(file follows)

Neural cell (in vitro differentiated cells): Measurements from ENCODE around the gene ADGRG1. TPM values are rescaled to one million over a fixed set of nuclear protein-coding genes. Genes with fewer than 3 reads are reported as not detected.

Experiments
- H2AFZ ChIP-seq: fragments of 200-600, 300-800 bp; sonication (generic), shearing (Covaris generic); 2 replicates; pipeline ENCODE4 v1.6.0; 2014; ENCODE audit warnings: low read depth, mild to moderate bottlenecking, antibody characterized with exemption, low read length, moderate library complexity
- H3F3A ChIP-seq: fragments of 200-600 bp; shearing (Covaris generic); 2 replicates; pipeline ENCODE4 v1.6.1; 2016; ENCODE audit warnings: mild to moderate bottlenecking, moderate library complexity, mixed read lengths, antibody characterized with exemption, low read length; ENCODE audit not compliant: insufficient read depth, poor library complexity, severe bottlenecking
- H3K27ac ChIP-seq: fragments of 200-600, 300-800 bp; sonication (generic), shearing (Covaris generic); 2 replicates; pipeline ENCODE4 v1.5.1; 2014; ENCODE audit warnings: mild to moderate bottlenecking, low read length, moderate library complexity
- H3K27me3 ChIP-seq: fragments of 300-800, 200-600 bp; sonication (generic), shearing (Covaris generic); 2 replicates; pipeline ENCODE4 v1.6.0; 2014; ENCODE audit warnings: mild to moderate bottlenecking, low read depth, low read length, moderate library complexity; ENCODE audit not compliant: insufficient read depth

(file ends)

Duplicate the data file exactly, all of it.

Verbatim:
Neural cell (in vitro differentiated cells): Measurements from ENCODE around the gene ADGRG1. TPM values are rescaled to one million over a fixed set of nuclear protein-coding genes. Genes with fewer than 3 reads are reported as not detected.

Experiments
- H2AFZ ChIP-seq: fragments of 200-600, 300-800 bp; sonication (generic), shearing (Covaris generic); 2 replicates; pipeline ENCODE4 v1.6.0; 2014; ENCODE audit warnings: low read depth, mild to moderate bottlenecking, antibody characterized with exemption, low read length, moderate library complexity
- H3F3A ChIP-seq: fragments of 200-600 bp; shearing (Covaris generic); 2 replicates; pipeline ENCODE4 v1.6.1; 2016; ENCODE audit warnings: mild to moderate bottlenecking, moderate library complexity, mixed read lengths, antibody characterized with exemption, low read length; ENCODE audit not compliant: insufficient read depth, poor library complexity, severe bottlenecking
- H3K27ac ChIP-seq: fragments of 200-600, 300-800 bp; sonication (generic), shearing (Covaris generic); 2 replicates; pipeline ENCODE4 v1.5.1; 2014; ENCODE audit warnings: mild to moderate bottlenecking, low read length, moderate library complexity
- H3K27me3 ChIP-seq: fragments of 300-800, 200-600 bp; sonication (generic), shearing (Covaris generic); 2 replicates; pipeline ENCODE4 v1.6.0; 2014; ENCODE audit warnings: mild to moderate bottlenecking, low read depth, low read length, moderate library complexity; ENCODE audit not compliant: insufficient read depth